Norway’s Statoil is stepping up its exposure to the environmentally controversial extraction of oil from Canadian sands, paying about $200 million to take full control of some assets it had previously shared with Thai energy firm PTTEP.
State-controlled Statoil said on Thursday the two firms had agreed to divide their interests in the 1,100 square-km (425 square miles) Kai Kos Dehseh (KKD) oil sands project in the Canadian province of Alberta, which could produce 200,000 barrels per day once fully developed.
The deal will give Statoil, which has come under fire from environmental groups for its Canadian sands investments, two licences covering the most developed parts of the project. PTTEP will take the other three licences, and said it would accelerate development of its part of the project, which covers about 610 square km (235 square miles).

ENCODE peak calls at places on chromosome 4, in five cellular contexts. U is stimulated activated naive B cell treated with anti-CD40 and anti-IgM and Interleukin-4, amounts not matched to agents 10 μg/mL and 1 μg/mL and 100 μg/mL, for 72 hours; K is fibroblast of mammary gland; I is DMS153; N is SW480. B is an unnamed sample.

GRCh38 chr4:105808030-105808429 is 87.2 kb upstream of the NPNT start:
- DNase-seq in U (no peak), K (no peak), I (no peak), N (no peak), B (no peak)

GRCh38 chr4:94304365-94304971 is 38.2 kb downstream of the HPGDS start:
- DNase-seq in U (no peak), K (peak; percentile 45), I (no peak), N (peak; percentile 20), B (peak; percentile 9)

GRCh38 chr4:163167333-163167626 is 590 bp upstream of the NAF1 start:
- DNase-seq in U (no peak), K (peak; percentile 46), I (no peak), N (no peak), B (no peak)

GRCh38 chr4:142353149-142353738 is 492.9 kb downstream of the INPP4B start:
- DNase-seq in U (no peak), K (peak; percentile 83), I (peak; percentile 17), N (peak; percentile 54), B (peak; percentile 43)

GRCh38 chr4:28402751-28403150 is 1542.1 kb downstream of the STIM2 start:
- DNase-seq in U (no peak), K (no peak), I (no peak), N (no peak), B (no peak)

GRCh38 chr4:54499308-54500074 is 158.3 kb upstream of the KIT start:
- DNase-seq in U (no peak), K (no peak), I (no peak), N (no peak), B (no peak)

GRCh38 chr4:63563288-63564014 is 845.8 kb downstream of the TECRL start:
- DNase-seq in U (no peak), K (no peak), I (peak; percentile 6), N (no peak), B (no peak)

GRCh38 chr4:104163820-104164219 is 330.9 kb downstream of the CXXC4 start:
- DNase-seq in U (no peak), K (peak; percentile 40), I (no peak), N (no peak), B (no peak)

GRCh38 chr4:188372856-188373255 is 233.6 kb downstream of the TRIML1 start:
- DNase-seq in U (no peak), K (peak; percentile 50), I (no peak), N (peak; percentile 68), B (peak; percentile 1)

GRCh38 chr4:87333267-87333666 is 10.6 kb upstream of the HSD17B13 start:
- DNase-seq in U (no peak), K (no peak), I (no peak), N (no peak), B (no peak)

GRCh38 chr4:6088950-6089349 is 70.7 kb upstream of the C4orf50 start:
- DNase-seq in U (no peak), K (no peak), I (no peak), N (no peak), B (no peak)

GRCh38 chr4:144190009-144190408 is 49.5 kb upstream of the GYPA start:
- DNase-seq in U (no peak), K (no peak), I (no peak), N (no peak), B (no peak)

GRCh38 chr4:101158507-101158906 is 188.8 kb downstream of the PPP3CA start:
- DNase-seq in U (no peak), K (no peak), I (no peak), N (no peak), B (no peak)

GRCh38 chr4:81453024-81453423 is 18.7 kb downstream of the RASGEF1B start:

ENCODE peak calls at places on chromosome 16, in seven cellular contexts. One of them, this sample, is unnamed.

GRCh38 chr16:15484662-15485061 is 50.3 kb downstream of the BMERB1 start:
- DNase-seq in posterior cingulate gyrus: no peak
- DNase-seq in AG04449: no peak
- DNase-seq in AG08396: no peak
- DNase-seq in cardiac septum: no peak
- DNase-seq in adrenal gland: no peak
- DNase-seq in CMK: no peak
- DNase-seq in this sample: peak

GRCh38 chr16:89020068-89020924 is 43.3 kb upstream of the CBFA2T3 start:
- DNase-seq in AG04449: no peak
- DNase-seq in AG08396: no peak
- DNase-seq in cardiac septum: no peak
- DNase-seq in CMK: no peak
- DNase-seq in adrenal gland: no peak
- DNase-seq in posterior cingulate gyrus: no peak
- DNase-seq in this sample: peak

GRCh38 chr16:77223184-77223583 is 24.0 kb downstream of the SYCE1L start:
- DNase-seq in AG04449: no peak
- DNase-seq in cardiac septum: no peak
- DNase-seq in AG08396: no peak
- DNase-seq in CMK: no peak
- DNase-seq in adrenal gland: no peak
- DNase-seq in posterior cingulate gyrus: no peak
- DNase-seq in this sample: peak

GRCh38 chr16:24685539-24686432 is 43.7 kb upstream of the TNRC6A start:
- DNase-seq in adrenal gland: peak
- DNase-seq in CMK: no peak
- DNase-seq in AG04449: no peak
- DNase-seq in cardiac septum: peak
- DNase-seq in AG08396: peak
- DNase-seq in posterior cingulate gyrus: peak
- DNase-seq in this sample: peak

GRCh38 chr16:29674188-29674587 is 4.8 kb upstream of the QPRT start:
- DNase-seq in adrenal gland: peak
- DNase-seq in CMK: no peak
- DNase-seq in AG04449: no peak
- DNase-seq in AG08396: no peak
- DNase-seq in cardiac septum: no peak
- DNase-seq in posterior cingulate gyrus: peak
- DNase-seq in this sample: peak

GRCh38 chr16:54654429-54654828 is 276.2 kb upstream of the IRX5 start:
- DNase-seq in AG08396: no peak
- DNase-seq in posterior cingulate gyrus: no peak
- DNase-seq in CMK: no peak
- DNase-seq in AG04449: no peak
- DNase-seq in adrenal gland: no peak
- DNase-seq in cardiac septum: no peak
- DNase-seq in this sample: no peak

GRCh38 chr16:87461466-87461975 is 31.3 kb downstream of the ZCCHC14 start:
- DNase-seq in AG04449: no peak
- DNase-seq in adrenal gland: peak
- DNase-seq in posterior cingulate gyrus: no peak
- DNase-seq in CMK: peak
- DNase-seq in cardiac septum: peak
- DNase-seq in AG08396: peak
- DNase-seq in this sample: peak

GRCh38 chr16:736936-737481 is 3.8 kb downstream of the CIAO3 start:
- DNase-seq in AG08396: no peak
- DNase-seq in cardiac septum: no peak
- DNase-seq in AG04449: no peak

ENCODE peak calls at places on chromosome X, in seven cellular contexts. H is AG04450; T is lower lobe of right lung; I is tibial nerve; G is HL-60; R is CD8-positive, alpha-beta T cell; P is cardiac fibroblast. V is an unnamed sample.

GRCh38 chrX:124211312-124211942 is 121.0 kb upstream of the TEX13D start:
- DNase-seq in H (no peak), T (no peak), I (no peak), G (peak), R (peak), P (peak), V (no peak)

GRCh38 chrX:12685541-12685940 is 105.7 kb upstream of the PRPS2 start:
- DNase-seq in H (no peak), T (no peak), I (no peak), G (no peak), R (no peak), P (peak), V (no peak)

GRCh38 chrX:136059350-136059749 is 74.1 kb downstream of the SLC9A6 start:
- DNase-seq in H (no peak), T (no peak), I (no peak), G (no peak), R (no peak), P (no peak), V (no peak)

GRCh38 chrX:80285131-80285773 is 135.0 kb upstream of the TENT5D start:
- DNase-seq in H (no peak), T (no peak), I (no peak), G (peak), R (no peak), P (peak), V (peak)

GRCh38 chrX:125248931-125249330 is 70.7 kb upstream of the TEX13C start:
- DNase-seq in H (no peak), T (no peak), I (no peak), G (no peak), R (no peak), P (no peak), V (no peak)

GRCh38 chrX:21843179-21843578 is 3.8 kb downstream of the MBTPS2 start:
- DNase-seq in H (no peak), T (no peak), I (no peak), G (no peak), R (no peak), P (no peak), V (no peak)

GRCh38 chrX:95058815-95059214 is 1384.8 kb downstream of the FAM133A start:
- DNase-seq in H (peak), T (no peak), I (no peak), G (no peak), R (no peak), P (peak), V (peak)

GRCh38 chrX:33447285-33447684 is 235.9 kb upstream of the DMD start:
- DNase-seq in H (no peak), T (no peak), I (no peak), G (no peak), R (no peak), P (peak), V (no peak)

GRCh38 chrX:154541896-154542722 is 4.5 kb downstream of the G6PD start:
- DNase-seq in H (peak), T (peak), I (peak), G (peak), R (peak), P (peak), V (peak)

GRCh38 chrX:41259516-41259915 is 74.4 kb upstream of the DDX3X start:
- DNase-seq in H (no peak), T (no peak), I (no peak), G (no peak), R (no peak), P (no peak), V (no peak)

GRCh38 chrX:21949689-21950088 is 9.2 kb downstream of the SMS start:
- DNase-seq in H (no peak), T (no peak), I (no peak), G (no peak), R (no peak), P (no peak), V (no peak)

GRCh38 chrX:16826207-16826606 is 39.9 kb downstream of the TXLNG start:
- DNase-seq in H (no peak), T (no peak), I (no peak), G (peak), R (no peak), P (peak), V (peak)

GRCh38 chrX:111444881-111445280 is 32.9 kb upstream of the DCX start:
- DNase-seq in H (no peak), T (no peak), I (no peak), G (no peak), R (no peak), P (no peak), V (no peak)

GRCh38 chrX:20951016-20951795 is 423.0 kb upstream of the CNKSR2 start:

Producing oil from oil sand is energy intensive, resulting in greenhouse gas emissions up to four times higher than for conventional oil. But Statoil has defended the project, arguing it follows the strictest environmental guidelines.
Under the deal, Statoil will get full control of the Leismer licence, the only producing asset in the project, now operating at a capacity of 20,000 barrels per day.
It will also get the Corner project, which it considers mature and ready for a final investment decision after the deal closes. At 1205 GMT, Statoil shares were up 1.5 percent at 150.9 Norwegian crowns. Around 97 percent of Canada’s 179 billion barrels of oil reserves are in oil sands, Statoil said.